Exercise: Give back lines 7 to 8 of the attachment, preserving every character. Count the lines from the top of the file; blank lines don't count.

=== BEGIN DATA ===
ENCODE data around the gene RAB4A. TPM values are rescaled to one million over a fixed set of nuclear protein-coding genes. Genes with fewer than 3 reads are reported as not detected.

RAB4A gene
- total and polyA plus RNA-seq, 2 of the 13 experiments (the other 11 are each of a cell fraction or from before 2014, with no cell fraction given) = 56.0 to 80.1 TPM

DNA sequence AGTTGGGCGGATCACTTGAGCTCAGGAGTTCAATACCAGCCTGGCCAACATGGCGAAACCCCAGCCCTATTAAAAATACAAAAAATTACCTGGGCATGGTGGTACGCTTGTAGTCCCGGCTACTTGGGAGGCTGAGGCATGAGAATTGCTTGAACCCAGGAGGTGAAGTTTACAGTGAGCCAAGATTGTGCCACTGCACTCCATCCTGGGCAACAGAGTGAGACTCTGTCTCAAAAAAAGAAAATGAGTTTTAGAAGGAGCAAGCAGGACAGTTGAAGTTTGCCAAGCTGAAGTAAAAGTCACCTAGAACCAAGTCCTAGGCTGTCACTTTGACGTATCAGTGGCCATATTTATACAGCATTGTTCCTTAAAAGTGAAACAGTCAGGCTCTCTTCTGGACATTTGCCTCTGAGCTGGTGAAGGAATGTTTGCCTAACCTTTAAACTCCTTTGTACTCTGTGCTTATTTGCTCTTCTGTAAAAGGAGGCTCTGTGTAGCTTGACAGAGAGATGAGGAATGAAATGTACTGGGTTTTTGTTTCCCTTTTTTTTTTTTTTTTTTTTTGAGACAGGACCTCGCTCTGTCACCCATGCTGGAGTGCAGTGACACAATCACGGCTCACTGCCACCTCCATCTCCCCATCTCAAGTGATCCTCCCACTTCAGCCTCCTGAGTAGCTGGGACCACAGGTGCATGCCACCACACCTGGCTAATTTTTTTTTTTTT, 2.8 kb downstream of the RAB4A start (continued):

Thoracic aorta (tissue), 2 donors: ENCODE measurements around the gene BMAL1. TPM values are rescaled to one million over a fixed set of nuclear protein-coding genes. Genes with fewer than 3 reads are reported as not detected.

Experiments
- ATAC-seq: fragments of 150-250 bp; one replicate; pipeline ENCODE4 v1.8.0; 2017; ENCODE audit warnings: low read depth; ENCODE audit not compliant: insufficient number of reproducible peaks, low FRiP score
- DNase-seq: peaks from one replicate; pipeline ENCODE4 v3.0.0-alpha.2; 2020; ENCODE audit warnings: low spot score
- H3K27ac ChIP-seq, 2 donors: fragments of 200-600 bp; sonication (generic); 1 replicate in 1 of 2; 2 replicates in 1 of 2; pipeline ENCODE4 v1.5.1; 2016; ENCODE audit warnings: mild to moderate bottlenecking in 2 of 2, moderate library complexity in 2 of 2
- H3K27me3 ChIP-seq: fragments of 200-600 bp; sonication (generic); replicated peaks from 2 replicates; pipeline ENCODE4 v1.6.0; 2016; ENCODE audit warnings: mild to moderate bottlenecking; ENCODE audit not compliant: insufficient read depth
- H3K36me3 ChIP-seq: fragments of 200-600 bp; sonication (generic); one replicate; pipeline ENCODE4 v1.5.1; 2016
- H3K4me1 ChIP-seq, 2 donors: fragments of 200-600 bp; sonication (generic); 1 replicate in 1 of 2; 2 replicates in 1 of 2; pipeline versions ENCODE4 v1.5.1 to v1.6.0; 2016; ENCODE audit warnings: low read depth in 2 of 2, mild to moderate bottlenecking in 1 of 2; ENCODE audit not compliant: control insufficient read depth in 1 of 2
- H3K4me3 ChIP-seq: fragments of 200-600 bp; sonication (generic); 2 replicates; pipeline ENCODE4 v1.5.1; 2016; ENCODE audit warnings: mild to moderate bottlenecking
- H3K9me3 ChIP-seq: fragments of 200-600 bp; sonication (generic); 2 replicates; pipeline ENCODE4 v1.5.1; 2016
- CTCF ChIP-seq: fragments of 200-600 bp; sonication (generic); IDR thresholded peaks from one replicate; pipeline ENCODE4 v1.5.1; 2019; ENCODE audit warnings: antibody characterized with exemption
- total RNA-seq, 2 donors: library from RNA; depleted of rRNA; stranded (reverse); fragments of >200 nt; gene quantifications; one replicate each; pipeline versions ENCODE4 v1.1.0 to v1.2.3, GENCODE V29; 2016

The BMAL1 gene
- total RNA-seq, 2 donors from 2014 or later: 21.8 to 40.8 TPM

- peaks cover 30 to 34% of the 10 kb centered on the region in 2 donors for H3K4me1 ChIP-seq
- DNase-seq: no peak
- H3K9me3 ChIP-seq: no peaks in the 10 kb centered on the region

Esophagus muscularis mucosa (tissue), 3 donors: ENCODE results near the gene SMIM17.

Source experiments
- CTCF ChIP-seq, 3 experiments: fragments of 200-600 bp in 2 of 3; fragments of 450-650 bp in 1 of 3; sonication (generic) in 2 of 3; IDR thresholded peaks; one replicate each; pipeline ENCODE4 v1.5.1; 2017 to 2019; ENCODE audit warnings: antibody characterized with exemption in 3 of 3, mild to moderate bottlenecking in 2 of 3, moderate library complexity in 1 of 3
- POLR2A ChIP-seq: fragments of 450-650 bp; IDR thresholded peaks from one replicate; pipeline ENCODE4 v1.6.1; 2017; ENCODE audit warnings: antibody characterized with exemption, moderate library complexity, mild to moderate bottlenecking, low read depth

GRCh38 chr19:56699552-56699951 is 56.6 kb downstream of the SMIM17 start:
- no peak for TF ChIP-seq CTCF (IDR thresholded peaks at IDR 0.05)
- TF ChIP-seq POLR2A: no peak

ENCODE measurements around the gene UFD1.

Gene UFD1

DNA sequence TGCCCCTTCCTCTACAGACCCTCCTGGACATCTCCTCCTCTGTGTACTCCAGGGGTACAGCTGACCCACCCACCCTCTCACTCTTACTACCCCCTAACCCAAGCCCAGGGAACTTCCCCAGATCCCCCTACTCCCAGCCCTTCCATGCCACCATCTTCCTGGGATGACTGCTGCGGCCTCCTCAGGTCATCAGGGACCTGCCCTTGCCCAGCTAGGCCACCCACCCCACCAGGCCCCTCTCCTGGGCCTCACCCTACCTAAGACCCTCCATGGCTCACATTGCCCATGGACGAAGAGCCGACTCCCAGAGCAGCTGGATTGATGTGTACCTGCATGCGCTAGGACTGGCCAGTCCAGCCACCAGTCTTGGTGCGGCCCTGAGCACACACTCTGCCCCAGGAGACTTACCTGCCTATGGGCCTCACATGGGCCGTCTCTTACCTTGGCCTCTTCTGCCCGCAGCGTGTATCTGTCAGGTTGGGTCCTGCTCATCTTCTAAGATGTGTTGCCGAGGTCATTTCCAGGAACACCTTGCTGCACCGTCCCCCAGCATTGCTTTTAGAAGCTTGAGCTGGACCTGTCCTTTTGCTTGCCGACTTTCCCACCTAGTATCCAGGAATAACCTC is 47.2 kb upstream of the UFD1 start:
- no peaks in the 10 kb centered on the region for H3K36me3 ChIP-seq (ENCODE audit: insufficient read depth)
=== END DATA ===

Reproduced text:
- ATAC-seq: fragments of 150-250 bp; one replicate; pipeline ENCODE4 v1.8.0; 2017; ENCODE audit warnings: low read depth; ENCODE audit not compliant: insufficient number of reproducible peaks, low FRiP score
- DNase-seq: peaks from one replicate; pipeline ENCODE4 v3.0.0-alpha.2; 2020; ENCODE audit warnings: low spot score